While fourteen mosquito species were represented in CO2-baited EVS traps during the study, Ae. vigilax was consistently the most abundant, irrespective of tidal cycle. This trend has been observed during long-term mosquito surveillance in the study area, in which Ae. vigilax represented 41.2 % of all mosquitoes trapped over nine consecutive trapping seasons (unpublished data – L. Gonsalves and C. Webb). The consistent presence of highly abundant populations of this species in the study area provides bats, particularly small sized species, with a consistent prey resource during summer. Nightly abundance of Aedes vigilax populations recorded in the forest habitat during this study (364.67 ± 86.96 and 229.10 ± 60.00 during neap and spring tides) was comparable to nightly abundance of Ae. vigilax populations recorded in saltmarsh habitats over the same period in 2008-09 (528.2 ± 347.9 and 261.1 ± 127.5 during neap and spring tides) [17].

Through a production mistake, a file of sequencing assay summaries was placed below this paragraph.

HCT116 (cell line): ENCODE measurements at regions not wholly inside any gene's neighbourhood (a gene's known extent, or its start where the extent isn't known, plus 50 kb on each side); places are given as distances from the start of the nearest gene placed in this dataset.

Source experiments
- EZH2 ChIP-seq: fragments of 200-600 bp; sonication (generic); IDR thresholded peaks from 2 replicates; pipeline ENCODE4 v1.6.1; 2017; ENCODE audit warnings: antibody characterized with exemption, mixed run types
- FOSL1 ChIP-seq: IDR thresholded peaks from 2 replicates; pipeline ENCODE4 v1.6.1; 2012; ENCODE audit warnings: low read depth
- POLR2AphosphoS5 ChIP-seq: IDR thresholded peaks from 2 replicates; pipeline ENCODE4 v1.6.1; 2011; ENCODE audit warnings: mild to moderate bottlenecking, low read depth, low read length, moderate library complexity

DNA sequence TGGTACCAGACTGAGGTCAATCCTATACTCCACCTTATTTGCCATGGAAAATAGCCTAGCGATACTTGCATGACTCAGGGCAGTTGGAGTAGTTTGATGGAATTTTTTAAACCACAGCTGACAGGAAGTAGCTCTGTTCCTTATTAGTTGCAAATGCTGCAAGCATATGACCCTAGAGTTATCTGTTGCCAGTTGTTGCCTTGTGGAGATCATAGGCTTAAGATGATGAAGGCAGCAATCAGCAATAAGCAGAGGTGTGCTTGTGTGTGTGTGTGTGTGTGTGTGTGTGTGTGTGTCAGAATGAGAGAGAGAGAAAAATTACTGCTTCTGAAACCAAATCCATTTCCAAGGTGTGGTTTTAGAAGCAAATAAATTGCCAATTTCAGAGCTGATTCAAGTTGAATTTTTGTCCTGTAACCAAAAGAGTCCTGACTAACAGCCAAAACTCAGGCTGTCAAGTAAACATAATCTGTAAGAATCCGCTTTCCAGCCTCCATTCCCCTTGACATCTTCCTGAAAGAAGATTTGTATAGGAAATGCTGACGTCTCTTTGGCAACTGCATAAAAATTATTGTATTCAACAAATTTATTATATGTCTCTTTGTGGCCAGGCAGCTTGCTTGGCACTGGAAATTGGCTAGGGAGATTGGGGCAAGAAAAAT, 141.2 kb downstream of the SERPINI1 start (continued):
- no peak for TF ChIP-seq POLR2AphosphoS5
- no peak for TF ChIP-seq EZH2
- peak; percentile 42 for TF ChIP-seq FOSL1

The most abundant taxa in light trap collections were lepidopterans. While it is acknowledged that certain insect taxa may be more attracted to particular attractant traps [42] and therefore the relative abundance of these taxa can be overestimated, light trapping is commonly used to measure insect abundance and can be used to investigate temporal trends in local insect abundances [43]. Coleopterans, dipterans and ‘other’ insects were also present in light trap collections, but were significantly less abundant in traps than lepidopterans. Similar trends in insect abundances have been observed in other habitats (coastal swamp forest) within the study area, with lepidopterans representing the greatest biomass in light traps [18].

Since two different trapping techniques were used to survey mosquito populations and aerial insect fauna, it is not possible to directly compare the abundance of mosquitoes to the abundance of insects in light trap collections. However, the abundance of Ae. vigilax (229±60 during spring tides and 365±87 during neap tides) suggests that mosquitoes, like lepidopterans, represent a highly abundant prey resource in the study area.